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Crowdfunding for Social Good
Devin D. Thorpe
Devin Thorpe

What is Rotary? I’ll tell you this: no funny hats

Yesterday, I posted an article for Forbes about Rotary International, the global organization that sponsors local service clubs all around the world.

For the article, I connected with dozens of Rotarians from around the world who have been volunteering time and donating money to causes they believe in.

It was amazing to see the power of the organization. Rotary International has been leading the fight to exterminate polio around the world. When they started the effort in 1988 there were 125 countries where polio was still a threat; today there are three.

But the work of Rotary at the club level was the focus of my article. It was inspiring to see how this organization with millions of members around the world has the ability to identify a person who needs to have his car repaired and can’t pay for it–and then to pay for it–while at the same time having the organizational wherewithal to donate $1.5 million to build a new food bank. 

Rotarians from my Salt Lake Club work in the Wasatch Community Gardens to provide fresh food for low income families.

It is clear that each club has its own culture and priorities, but over and over again I heard the Rotary motto repeated: “Service above Self.” This particular value is universal among Rotarians.

It appears to me that the current generation of professionals–those we call Gen X and Gen Y or Millennials are more focused on social good than any prior generation. They would love what Rotary is doing, but few are even aware.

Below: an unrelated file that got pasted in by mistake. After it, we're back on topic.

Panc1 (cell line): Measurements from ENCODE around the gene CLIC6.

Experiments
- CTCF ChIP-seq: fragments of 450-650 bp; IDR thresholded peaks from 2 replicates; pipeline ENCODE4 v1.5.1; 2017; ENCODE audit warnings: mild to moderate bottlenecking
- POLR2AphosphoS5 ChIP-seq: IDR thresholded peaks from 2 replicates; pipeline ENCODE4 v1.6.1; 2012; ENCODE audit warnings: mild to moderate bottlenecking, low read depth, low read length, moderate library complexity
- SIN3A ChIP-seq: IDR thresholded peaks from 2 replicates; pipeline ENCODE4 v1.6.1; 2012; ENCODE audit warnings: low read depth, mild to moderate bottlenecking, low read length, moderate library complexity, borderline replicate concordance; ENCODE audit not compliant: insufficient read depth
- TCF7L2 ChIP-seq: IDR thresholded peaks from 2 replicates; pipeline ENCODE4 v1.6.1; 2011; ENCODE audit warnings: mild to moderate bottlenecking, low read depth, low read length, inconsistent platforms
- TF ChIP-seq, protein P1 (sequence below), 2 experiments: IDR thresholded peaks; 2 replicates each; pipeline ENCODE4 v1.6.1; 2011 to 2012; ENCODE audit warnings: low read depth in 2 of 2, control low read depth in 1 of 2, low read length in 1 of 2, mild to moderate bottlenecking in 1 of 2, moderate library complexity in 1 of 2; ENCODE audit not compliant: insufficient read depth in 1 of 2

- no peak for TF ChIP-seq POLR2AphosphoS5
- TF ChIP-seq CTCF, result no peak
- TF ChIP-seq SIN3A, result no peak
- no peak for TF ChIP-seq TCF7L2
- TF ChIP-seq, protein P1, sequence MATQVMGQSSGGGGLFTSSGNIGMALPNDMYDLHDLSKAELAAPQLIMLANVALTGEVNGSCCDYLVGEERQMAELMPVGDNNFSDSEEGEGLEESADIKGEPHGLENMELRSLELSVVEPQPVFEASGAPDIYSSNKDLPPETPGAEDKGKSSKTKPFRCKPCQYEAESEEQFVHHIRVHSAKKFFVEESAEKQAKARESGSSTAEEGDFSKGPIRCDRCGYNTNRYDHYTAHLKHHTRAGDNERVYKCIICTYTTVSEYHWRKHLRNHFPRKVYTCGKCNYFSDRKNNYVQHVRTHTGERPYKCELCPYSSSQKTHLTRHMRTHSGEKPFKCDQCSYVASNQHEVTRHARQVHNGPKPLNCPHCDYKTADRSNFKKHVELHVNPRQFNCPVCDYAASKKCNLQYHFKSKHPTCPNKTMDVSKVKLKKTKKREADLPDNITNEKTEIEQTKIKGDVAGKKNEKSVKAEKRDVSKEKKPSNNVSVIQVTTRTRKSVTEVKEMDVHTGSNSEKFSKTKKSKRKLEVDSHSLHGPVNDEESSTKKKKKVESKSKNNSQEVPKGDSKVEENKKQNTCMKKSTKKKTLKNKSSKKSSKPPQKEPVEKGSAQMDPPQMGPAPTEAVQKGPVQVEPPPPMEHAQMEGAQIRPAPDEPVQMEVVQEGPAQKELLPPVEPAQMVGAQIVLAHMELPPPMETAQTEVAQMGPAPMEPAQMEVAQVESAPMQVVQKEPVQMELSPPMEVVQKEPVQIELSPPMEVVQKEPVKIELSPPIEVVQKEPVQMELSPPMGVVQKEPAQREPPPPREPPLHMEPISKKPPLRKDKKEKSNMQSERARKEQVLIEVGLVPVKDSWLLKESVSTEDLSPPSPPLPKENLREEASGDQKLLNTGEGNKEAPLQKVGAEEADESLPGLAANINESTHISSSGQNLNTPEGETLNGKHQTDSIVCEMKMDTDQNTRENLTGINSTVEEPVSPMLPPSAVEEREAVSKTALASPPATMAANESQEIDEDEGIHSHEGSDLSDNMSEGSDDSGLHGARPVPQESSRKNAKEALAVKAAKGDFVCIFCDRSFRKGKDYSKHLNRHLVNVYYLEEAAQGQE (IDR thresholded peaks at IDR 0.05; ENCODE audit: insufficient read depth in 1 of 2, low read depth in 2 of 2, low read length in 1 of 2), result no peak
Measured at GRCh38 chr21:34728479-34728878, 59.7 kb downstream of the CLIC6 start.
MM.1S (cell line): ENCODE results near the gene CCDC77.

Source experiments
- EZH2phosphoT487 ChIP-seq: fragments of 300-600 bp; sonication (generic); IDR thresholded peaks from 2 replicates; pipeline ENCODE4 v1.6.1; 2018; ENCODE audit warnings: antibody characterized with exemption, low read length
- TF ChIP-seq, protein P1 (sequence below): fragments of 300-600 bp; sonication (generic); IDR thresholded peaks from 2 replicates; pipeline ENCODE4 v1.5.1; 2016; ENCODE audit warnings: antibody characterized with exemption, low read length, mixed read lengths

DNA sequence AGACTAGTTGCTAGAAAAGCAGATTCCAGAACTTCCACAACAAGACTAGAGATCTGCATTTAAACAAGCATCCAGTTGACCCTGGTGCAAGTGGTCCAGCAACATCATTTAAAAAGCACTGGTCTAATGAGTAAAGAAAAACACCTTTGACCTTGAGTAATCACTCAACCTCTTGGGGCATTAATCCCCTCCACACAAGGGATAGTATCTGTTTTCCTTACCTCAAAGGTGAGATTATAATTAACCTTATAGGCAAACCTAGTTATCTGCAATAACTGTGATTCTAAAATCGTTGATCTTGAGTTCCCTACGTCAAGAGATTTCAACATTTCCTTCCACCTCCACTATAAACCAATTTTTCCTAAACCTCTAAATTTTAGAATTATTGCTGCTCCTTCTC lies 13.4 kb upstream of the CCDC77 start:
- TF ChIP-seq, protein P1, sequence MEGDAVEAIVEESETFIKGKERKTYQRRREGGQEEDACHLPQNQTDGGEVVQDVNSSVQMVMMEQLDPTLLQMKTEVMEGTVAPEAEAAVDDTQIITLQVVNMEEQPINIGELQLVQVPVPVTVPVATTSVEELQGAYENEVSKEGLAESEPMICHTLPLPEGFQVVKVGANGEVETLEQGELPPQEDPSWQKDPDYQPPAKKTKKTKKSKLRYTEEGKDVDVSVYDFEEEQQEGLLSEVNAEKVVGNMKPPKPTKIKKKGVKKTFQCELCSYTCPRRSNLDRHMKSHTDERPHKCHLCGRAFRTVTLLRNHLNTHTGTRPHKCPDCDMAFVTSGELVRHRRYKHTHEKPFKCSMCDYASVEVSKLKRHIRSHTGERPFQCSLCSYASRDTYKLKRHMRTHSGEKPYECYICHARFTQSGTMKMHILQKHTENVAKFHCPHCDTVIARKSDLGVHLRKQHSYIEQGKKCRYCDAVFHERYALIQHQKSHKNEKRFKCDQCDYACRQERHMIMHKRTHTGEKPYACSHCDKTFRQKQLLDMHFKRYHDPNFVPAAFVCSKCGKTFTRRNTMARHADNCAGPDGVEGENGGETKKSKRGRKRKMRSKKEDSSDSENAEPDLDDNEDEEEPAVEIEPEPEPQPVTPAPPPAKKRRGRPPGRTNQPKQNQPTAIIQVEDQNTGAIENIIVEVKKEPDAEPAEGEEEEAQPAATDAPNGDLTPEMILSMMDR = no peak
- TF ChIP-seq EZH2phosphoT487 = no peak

While the average age at my club, the Salt Lake Rotary club, appears to be north of 65, there are some younger people involved. Not enough, however. If ever there were a natural home for people who believe in doing good regardless of religion, race, gender, sexual orientation or any other potential identifier, Rotary is that place.

Rotarians don’t wear funny hats–not that there is anything wrong with that. They don’t take secret oaths or use special symbols. They do openly pledge to treat others fairly and honestly and to build friendships with others in and out of Rotary. They also sing patriotic songs and, in America, recite the pledge of allegiance. 

While the Rotarians I know are deeply patriotic, they are not in the least xenophobic. Instead, they are globally minded citizens of the world whose passion to serve is fueled by a genuine hope for peace.

If you know a Rotarian, count yourself lucky. Ask her if you can join her at the next meeting. If you don’t know one, just show up at the next meeting. They’ll be excited to have you!

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